Slow Food initiatives from mountain communities Austria, India, Italy, Morocco and the Philippines took the spotlight at a session moderated by the Mountain Partnership Secretariat (MPS).
From the Terraces to Mountain Huts
The two-part event featured morning and evening panel discussions with mountain communities from across the world, comparing their experiences of mountain agriculture, safeguarding traditions, and increasing resilience. Two members of the Mountain Partnership Products (MPP) Initiative – Anita Paul of the Pan Himalayan Grassroots Development Foundation in India and Lam-en Gonnay of the Indigenous Terra Madre Network in the Philippines – participated in the morning panel moderated by Lindsey Hook of the MPS.
The importance of women in the Himalayas
The event opened with a brief video produced by Slow Food. During her intervention, Paul underlined the importance of the Indian Himalayan Region (IHR). “The IHR forms 16 percent of India’s land area and is home to 4% of the Indian population. It also hosts 70% of India’s biodiversity and is one of the world’s largest providers of freshwater. For this reason, what we do in the Himalayas has impacts downstream on more than 300 million people.”
Paul discussed how high levels of migration, primarily among men, have left farming and production in the IHR to women. Her organization has has been working with these women since 1992. “We formed women farmers into collectives to help them access markets,” she said. “Our mountains do not have economies of scale, but they do have economies of quality, niche products; so through aggregation and collectivization, we strengthen our producers’ hands.”
Passing on traditional knowledge and seeds in the Philippines
The next speaker to follow Paul was Lam-en Gonnay. He described how the people of the Pasil River Valley, Kalinga in the Philippine Cordillera use traditional seed varieties and farming methods to cultivate indigenous rice in terraced landscapes. He also stressed the importance of knowledge transmission across generations. “Using high-yielding seeds would kill what we inherited from our forefathers. The varieties that they kept and protected for many years,” he said.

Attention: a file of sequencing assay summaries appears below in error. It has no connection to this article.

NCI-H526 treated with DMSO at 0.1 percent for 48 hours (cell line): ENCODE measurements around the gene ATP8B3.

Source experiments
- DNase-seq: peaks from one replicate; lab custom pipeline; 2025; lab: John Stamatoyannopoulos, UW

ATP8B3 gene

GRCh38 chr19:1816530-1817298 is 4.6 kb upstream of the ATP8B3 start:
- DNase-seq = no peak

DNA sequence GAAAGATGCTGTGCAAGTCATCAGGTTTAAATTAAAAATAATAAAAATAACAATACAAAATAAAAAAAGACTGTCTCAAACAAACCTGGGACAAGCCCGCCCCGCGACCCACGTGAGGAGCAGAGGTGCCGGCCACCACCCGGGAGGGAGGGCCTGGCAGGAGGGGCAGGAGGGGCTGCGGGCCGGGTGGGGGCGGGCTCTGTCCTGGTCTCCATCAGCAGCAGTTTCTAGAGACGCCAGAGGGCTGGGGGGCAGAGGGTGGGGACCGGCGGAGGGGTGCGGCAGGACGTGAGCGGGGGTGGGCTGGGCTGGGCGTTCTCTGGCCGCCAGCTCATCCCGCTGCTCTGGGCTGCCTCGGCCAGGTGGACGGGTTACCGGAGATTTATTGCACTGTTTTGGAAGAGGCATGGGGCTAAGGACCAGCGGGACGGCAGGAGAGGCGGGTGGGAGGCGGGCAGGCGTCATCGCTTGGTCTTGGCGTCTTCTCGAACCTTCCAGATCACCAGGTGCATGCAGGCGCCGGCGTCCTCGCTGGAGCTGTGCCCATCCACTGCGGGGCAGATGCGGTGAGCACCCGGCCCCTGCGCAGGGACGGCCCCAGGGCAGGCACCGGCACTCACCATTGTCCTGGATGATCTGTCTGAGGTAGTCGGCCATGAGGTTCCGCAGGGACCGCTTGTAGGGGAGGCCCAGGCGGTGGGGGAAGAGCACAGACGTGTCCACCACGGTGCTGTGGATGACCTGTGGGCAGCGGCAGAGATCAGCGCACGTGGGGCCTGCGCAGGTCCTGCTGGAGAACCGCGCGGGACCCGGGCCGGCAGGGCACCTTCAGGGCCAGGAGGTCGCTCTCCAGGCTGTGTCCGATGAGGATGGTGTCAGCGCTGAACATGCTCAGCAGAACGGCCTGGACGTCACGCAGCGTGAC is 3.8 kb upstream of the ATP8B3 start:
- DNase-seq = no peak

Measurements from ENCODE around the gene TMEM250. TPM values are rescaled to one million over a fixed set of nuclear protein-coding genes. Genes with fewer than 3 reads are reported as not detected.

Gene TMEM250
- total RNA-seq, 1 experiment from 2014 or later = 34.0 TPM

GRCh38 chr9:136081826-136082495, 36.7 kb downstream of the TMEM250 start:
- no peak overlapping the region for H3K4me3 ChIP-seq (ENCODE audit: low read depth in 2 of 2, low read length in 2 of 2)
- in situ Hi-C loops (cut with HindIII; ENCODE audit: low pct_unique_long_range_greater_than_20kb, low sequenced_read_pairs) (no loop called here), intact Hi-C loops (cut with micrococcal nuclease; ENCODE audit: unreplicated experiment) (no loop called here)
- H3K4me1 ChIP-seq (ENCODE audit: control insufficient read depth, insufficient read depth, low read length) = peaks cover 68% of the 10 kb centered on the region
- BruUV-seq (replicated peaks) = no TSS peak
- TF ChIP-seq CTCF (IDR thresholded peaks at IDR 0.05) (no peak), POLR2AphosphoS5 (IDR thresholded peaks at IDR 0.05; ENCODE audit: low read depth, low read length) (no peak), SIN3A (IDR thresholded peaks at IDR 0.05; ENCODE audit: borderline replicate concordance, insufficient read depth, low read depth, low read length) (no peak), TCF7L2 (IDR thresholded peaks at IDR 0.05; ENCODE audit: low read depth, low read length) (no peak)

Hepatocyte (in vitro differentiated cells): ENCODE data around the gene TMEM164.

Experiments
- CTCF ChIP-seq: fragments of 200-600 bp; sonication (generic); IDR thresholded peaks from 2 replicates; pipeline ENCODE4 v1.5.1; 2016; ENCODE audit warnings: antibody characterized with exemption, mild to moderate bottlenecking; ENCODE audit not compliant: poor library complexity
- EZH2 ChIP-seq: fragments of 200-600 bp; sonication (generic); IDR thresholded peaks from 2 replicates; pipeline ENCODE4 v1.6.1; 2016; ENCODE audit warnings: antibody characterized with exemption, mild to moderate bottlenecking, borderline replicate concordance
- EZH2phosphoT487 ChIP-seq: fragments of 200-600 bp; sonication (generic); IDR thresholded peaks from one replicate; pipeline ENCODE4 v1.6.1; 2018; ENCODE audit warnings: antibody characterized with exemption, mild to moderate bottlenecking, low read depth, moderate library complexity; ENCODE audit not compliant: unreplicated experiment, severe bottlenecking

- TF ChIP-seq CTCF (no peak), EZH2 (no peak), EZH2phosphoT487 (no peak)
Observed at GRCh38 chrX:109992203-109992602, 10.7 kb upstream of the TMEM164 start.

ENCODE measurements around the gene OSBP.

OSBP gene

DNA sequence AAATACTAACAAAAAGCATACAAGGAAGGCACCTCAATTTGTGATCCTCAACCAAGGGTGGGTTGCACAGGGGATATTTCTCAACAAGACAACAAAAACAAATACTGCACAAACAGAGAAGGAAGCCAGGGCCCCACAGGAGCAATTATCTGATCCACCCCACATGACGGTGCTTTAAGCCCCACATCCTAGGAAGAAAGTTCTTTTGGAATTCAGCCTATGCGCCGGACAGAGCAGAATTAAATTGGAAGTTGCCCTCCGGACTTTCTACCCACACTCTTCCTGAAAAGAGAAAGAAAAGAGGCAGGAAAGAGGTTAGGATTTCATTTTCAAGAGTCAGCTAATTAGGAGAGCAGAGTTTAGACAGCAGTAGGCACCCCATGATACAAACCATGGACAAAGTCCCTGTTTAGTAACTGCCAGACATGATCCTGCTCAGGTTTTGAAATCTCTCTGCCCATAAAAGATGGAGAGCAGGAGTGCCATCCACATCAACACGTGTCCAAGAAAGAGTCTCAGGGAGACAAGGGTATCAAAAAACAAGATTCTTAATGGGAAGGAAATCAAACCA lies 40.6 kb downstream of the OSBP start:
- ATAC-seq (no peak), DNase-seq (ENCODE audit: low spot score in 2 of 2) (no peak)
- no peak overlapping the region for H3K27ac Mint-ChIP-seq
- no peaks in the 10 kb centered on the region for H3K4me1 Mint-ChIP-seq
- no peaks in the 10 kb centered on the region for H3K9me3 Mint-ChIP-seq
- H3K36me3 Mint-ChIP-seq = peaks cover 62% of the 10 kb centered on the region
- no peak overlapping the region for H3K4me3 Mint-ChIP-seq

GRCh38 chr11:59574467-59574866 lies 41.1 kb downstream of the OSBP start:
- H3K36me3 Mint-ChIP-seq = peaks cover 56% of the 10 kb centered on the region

He explained how the people of the village live in harmony with their natural surroundings by abiding by certain principles. “We have beliefs that that we pass on from one generation to the next, of how and when to harvest wild things for food. For example, you cannot just cut down trees you did not grow or maintain.”
Ulikan red rice, cultivated by women farmers in the Pasil River Valley, is another product involved in the MPP Initiative.
Slow villages from Austria to Morocco
The session continued with presentations on promoting tourism in Austria’s mountains through Slow Food Travel and Slow Food Villages projects; the recovery of the terraced landscape around the Trappa monastery in Italy, home to the Upper Elvo Raw Milk Butter Presidium and part of the network of Slow Food Travel; and the Slow Food community for the traditional agriculture and cuisine of Serwa Mountain in Morocco.
This article is adapted from an original which appeared on the FAO’s Mountain Partnership website.